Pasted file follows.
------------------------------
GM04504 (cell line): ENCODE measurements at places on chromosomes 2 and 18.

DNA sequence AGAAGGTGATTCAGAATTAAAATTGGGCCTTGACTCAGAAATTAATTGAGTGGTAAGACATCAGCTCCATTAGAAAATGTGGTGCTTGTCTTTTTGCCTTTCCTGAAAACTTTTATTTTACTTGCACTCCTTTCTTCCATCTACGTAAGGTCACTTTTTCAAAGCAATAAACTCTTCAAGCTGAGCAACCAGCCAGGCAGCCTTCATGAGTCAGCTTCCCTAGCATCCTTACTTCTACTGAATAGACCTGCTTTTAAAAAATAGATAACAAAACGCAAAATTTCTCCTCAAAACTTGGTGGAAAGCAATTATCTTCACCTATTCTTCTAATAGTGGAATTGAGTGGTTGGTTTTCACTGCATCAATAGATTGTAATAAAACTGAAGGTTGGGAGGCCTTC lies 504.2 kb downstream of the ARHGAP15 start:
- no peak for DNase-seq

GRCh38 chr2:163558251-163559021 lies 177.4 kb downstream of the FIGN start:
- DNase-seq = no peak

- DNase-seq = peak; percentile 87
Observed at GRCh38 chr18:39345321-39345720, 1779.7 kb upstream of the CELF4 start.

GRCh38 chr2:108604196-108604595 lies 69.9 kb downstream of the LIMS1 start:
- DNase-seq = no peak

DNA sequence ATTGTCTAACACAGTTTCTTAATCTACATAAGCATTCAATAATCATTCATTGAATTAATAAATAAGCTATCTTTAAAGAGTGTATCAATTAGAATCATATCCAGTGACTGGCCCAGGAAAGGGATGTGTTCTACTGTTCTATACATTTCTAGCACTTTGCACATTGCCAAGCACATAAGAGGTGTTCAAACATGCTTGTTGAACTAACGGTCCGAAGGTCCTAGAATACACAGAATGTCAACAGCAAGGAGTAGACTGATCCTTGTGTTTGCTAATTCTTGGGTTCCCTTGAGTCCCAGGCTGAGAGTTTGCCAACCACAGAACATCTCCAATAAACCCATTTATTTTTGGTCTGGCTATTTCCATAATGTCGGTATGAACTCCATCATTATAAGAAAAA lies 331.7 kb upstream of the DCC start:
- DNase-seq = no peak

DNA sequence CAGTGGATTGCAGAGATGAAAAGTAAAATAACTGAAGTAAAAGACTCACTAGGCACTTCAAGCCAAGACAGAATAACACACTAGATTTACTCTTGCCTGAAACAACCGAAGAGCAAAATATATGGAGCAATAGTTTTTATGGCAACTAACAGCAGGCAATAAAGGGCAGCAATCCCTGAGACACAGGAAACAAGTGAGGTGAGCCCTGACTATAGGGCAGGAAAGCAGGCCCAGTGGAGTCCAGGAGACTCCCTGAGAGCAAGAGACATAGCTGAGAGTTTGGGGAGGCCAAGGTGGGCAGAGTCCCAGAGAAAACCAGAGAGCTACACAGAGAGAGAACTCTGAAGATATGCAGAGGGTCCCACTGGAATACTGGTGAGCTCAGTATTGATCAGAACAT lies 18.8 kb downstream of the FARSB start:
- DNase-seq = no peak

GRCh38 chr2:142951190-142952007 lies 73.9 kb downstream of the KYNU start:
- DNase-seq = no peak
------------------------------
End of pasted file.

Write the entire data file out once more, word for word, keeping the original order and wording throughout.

GM04504 (cell line): ENCODE measurements at places on chromosomes 2 and 18.

DNA sequence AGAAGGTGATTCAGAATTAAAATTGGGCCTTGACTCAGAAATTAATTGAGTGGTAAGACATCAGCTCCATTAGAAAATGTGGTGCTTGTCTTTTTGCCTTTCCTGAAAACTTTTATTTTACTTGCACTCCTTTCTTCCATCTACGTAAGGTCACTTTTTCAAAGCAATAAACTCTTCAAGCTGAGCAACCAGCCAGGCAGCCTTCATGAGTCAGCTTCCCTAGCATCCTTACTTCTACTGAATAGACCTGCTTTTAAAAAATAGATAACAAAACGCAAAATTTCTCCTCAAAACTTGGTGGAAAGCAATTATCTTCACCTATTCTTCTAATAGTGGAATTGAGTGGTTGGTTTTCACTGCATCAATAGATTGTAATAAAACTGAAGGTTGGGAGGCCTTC lies 504.2 kb downstream of the ARHGAP15 start:
- no peak for DNase-seq

GRCh38 chr2:163558251-163559021 lies 177.4 kb downstream of the FIGN start:
- DNase-seq = no peak

- DNase-seq = peak; percentile 87
Observed at GRCh38 chr18:39345321-39345720, 1779.7 kb upstream of the CELF4 start.

GRCh38 chr2:108604196-108604595 lies 69.9 kb downstream of the LIMS1 start:
- DNase-seq = no peak

DNA sequence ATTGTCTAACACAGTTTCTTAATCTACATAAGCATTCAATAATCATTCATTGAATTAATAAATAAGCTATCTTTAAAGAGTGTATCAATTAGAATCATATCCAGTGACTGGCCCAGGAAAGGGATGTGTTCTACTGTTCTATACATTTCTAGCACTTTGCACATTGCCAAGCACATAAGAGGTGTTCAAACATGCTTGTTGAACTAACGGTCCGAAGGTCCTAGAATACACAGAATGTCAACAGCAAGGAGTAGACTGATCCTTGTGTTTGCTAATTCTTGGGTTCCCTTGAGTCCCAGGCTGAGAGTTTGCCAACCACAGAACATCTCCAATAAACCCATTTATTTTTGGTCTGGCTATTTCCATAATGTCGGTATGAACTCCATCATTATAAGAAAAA lies 331.7 kb upstream of the DCC start:
- DNase-seq = no peak

DNA sequence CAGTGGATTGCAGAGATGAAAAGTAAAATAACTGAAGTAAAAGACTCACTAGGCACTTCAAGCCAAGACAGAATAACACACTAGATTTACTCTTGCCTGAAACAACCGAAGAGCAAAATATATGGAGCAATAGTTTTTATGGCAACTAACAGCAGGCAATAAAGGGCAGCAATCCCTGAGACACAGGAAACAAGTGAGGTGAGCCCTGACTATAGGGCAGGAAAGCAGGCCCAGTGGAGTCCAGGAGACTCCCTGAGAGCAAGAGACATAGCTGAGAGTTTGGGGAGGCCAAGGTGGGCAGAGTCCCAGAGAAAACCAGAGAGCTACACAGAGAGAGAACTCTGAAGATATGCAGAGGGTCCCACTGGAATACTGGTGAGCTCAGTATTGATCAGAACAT lies 18.8 kb downstream of the FARSB start:
- DNase-seq = no peak

GRCh38 chr2:142951190-142952007 lies 73.9 kb downstream of the KYNU start:
- DNase-seq = no peak